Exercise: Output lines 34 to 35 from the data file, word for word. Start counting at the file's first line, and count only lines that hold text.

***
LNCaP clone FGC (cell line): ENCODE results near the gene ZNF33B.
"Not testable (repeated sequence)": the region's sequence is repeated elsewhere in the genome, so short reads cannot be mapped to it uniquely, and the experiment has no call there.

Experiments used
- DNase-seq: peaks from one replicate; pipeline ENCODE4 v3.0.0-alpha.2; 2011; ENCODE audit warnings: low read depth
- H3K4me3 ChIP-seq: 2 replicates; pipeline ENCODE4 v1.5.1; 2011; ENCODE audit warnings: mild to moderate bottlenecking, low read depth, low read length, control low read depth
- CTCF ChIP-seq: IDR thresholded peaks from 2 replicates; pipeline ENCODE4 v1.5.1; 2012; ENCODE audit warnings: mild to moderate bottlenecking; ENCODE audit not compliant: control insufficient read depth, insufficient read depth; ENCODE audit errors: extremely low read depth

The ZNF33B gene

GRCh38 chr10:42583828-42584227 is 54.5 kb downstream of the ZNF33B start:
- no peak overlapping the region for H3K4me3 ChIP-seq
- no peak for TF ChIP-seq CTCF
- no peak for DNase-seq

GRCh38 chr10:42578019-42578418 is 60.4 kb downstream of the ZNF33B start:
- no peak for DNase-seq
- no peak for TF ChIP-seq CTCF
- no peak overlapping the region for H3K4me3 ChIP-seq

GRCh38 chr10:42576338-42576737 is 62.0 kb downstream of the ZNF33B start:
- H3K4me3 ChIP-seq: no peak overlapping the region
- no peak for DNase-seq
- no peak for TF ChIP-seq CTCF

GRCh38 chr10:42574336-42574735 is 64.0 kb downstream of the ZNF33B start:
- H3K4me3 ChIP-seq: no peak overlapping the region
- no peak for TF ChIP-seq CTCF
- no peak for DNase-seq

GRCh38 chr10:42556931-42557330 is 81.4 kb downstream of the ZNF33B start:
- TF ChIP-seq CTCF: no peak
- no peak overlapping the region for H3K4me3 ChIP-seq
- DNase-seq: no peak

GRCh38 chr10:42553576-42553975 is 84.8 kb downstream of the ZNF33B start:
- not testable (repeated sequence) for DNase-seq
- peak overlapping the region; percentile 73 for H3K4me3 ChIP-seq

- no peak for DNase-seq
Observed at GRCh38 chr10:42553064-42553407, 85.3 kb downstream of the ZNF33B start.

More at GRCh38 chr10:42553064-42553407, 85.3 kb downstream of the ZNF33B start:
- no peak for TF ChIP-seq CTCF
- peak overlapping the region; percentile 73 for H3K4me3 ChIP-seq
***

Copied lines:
- no peak for TF ChIP-seq CTCF
- peak overlapping the region; percentile 73 for H3K4me3 ChIP-seq